Bloomsburg is home to many, permanent or temporary. It is home to people from different towns, cities, states, and even countries. To some, it is a state school with reasonable tuition; to others who have an out-of-state address, costs can double. Regardless how much tuition you pay, and with the economy getting weaker everyday, it seems harder to have any sort of cash in your pocket.
Carl Bezick, an exercise science major, said he nearly could not afford to take classes this semester, even though he pays in-state tuition.
“In the summer I lived in Ocean City Maryland as a personal trainer and made an average of $40 an hour,” Bezick said. “Now it is just depressing to tell you how much I make here in Bloomsburg.”
Like many, Bezick’s parents do not pay for his education. He also has to pay for rent, groceries, car insurance, and other expenses that go along with life. “I just want to finish school, and get out of here and make the money that I deserve,” he said.
Janelle Golphin, a Bloomsburg senior, said the bar scene is not nearly as fun as it was when she was a junior.
“Almost any night of the week you could go to Good Old Days or Harry’s and it would be popping; now-a-days, not so much. People now would much rather buy a case of cheap beer, invite friends over and drink at home than spend money at the bar. I still go to the bar once or twice a week, but only after I have a few drinks in me. That way, that way I will not spend much at the bar.”
Golphin’s story is like many students here at Bloomsburg who would rather party with a select few to save money for the cell-phone bill, car payment, or simply to eat dinner.
The Food industry in Bloomsburg is still alive, but not as booming as restaurant owners would like. Now, many restaurants are trying to make drastic deals to entice people to come inside. Some use lunch specials giving away free sodas with a value meal, or coupons with a certain discount, half price appetizers after 8 or 9 p.m., combo meals, and many other ways to try and get customers. These bargains get the customers to walk through the door and order something, but do not guarantee a tip big enough for those waiters and waitresses to survive on.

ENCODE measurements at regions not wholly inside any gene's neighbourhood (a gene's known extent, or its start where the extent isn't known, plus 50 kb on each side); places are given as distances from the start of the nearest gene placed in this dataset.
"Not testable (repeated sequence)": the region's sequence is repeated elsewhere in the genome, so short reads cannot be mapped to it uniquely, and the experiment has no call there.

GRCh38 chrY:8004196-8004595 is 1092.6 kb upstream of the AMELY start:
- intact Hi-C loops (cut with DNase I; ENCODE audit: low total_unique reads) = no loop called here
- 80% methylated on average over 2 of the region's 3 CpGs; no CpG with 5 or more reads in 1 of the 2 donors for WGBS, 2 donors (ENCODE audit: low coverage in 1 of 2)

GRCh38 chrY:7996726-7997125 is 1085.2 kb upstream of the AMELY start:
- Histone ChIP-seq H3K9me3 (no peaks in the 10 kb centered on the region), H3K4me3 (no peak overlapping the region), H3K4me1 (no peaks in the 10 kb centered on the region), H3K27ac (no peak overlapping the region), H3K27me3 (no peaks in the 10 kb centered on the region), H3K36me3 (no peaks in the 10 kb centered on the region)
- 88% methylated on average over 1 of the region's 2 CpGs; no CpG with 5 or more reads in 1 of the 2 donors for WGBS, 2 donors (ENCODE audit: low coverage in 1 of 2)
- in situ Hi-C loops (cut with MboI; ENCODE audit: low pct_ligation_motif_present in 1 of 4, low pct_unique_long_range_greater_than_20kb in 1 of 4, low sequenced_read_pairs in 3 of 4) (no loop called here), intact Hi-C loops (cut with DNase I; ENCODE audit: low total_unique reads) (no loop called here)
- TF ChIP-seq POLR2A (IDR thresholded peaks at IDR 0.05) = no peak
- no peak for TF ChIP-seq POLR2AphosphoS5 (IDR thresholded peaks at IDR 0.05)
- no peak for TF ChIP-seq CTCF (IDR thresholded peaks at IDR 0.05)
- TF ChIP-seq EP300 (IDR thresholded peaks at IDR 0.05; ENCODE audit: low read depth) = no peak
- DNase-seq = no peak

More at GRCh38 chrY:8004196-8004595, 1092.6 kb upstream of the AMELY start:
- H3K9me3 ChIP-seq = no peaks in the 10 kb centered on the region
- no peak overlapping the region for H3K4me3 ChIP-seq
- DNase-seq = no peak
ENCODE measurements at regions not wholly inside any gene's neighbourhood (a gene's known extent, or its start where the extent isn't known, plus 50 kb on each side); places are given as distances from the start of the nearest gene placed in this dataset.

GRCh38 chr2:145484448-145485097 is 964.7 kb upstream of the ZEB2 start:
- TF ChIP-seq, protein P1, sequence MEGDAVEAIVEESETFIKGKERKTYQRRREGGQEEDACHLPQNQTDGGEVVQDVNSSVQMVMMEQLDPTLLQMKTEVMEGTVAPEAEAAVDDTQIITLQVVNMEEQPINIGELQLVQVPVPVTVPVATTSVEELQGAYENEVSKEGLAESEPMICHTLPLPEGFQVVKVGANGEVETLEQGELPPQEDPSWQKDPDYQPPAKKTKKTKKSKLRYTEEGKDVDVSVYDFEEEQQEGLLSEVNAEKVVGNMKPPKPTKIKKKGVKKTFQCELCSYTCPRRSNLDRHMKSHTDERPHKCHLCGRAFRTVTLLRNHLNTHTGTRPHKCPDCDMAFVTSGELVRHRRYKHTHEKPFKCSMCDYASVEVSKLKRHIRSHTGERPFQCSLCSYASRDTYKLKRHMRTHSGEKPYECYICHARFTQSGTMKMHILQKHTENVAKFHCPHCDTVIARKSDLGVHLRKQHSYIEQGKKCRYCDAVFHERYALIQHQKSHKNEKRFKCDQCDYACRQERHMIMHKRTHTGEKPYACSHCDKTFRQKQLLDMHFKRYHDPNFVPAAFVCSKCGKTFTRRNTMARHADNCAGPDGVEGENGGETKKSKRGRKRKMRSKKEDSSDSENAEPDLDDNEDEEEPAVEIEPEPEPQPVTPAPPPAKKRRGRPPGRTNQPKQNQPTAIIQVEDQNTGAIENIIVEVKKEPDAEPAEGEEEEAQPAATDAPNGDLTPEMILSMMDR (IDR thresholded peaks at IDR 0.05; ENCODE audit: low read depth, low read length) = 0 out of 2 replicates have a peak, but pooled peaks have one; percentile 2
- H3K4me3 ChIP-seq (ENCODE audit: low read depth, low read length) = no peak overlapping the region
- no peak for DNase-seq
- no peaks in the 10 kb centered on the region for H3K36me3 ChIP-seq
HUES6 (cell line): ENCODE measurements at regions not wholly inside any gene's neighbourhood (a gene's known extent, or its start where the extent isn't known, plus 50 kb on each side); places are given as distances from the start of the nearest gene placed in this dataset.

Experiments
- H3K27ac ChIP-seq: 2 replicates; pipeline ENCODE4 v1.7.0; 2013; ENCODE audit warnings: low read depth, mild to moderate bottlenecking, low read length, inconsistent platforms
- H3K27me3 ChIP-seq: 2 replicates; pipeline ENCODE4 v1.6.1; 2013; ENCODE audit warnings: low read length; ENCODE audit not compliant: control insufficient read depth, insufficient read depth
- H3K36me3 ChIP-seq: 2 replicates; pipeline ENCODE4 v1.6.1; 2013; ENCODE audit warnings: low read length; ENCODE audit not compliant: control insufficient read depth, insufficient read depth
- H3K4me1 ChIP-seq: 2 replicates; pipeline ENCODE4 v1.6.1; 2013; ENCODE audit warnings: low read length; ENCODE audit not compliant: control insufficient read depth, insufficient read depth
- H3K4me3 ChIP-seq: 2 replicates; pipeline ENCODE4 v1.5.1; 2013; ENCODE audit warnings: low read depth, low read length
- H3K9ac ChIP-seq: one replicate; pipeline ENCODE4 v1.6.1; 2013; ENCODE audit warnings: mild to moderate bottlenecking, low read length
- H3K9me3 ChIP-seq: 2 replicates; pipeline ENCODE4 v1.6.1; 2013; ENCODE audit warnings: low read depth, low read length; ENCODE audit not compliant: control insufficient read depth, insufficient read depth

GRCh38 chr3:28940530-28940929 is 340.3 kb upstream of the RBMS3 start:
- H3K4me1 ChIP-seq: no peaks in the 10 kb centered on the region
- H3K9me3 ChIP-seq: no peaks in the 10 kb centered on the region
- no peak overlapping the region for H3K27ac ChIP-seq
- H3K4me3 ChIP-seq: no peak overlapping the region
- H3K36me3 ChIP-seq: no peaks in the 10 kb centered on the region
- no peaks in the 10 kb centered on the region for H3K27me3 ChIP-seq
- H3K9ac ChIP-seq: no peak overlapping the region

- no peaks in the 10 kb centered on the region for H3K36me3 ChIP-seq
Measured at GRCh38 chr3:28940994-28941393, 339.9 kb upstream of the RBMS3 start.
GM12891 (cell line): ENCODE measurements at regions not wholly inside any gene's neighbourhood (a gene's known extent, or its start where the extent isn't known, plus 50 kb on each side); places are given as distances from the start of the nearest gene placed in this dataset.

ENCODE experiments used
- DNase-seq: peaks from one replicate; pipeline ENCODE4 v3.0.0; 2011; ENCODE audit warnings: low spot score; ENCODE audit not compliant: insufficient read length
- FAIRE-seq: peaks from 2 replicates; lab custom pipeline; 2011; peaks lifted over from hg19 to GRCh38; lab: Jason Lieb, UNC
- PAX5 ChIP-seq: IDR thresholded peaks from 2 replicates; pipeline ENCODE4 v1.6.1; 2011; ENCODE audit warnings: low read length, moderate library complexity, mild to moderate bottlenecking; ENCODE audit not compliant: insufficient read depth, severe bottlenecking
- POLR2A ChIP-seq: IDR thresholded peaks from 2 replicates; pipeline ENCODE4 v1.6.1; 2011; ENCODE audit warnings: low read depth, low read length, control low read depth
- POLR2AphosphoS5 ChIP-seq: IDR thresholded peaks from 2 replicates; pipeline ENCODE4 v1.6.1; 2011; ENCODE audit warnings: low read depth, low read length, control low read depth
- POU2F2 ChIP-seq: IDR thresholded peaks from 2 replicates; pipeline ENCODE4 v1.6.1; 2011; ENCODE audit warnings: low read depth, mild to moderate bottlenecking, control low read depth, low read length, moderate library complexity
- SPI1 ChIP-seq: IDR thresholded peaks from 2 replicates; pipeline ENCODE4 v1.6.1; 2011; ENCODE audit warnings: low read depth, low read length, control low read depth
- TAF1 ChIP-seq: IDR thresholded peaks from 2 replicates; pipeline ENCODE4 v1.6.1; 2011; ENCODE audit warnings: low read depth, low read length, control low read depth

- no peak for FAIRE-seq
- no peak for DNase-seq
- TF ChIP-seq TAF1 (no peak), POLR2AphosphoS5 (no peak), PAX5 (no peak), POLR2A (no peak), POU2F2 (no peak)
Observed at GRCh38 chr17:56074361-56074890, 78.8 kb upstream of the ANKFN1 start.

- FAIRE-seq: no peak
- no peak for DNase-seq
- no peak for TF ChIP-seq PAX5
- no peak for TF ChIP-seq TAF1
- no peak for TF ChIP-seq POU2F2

Amanda Davis, a Bloomsburg senior is a server and said she hates everyday that she goes to work. Davis has chosen to leave her place of business anonymous for personal reasons.
“A couple will come in and order a meal that their original bill should be $30 to $40 in value, and then use a buy one-get-one-free coupon. That bill then changes to about $14 to $24 for the meal, and the tip that should be $6 to $8 is now $2 or $4, if I’m lucky. I look in the paper everyday for a new job and all that is ever requested are nurses. I am about to graduate, it would cost too much financially and time wise to change my major now.”
Davis plans to move to Philadelphia or almost any city where jobs are not as scarce when she graduates this spring.
Times are tough especially when you are a college student, but there are still many things that everyone can do to survive. There are coupons in the newspaper every Sunday. They are for cleaning supplies, food, makeup, and many other daily things. Get the fliers for the stores every week, they often have great deals, and you can also use the coupons from the Sunday paper. Find out when your favorite restaurant is having specials and plan on going at that time. Take a walk to class instead of driving, not only good for gas, but good exercise.
For students that are of legal drinking age, find out the drink specials at your favorite local bar and make sure you’re there early enough: They’re often over at midnight. Keep in mind that midnight in bar time is normally 11:45 p.m. Save electricity and turn off your computers, lights, televisions, and all other appliances when sleeping or not at home.
Bad habits are hard to break, but once you do it is always worthwhile. These are all little tips, but every little bit counts. Bloomsburg students are here to reach their dreams. Saving money just makes the dream a little easier to accomplish.